Israel steps up cyber protection of country’s water supply

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Israel’s national Water Authority has engaged local OT company Siga to strengthen its cyber defences following a 2020 attack.

The water sector is coming under increasing focus from the security point of view. Several cases have been reported in the United States, most recently in California and Florida with, in both cases stolen logins being used to try to modify water treatment programmes.

These follow a similar occurrence last year in Israel, reportedly attributed to come from Iran, with the apparent goal of raising the level of chlorine in the water supply by changing the logic of the programmable logic controller without raising an alarm.

In the wake of this attack, the Water Authority decided to strengthen its cyber defences, with SIGA OT Solutions providing its SigaGuard system to counter cyber threats to its machinery and equipment.

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SigaGuard also deals with ransomware attacks on critical infrastructure and its algorithms can provide insights for predictive maintenance and performance management.

Amir Samoiloff, co-founder and CEO of SIGA, points out that the hacker’s actual attack surface on water utilities is limited, and the company’s solution is focussed on level 0 monitoring, where the sensors and actuators of the water infrastructure are located.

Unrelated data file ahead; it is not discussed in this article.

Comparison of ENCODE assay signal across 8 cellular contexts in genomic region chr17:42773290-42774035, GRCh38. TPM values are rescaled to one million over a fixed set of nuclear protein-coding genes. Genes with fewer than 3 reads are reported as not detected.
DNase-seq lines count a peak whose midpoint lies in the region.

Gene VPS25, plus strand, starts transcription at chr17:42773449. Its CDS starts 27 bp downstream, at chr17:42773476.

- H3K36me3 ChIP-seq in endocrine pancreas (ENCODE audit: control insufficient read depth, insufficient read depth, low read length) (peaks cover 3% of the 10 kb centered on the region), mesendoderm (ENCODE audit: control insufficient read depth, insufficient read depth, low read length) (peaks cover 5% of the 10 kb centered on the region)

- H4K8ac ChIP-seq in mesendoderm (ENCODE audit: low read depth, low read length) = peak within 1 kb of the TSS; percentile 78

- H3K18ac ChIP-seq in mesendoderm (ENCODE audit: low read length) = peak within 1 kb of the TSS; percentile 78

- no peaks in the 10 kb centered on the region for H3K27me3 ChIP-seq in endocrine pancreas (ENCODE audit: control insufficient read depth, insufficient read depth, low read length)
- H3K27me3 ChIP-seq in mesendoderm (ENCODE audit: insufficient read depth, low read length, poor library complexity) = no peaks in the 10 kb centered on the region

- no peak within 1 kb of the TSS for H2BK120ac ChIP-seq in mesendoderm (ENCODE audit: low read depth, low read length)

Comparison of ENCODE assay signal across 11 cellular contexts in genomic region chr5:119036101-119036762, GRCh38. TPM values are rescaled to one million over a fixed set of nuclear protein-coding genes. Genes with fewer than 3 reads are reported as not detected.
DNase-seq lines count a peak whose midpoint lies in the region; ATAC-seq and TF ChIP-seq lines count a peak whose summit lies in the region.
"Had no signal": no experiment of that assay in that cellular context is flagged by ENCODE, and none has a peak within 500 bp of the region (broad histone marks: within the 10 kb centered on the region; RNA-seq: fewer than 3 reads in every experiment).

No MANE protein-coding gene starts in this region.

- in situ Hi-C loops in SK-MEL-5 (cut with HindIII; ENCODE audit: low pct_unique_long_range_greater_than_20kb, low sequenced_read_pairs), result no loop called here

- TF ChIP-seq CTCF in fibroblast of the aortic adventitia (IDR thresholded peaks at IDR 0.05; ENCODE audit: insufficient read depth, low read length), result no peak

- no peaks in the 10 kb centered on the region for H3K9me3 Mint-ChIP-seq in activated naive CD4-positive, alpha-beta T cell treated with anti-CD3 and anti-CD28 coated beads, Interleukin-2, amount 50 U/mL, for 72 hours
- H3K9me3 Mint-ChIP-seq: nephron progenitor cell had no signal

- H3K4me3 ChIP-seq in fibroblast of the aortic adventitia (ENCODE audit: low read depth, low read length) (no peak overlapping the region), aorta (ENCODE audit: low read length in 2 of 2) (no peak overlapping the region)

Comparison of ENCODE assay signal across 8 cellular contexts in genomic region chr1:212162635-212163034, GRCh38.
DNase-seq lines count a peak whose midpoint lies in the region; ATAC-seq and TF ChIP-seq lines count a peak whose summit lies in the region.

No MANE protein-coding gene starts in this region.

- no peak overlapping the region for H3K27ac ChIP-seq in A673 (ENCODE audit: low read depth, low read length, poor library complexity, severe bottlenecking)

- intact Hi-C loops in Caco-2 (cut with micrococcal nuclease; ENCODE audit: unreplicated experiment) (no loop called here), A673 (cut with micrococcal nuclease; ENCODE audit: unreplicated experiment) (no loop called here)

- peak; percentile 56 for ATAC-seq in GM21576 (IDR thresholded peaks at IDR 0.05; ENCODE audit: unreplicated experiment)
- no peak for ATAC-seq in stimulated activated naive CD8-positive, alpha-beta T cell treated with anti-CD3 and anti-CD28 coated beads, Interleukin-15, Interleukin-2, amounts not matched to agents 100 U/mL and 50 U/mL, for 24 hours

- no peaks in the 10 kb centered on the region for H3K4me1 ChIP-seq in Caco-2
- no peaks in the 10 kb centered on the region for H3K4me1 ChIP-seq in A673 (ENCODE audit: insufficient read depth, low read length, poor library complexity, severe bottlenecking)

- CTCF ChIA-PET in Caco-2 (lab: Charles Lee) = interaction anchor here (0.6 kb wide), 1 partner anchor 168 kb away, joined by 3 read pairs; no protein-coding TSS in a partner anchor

“Water utilities are at the forefront of global cyber-attacks. But utilities have minimal tolerance for downtime in service and no utility would agree to a hacker deciding whether its infrastructure will operate or not.”

The implementation of SigaGuard, together with the Security Operations Centre (SOC) service provider Cysol Networks, follows a pilot that tested the connection of several of the country’s regional water and sewage utilities with the newly established SOC for defending against cyber attacks.

The level 0 operational information layer is considered most suitable for water utility defences as it is not subject to external manipulations. SigaGuard monitors the electrical signals of the water treatment process and leverages advanced AI engines and machine learning to detect anomalies in the process behaviour and gain direct visibility into the OT process.

According to a June 2021 US Water Sector Coordinating Council survey, over 16% of the almost 600 respondents reported having an IT cybersecurity incident and 5% an OT cybersecurity incident in the past twelve months, while around a further 15% were not sure for both.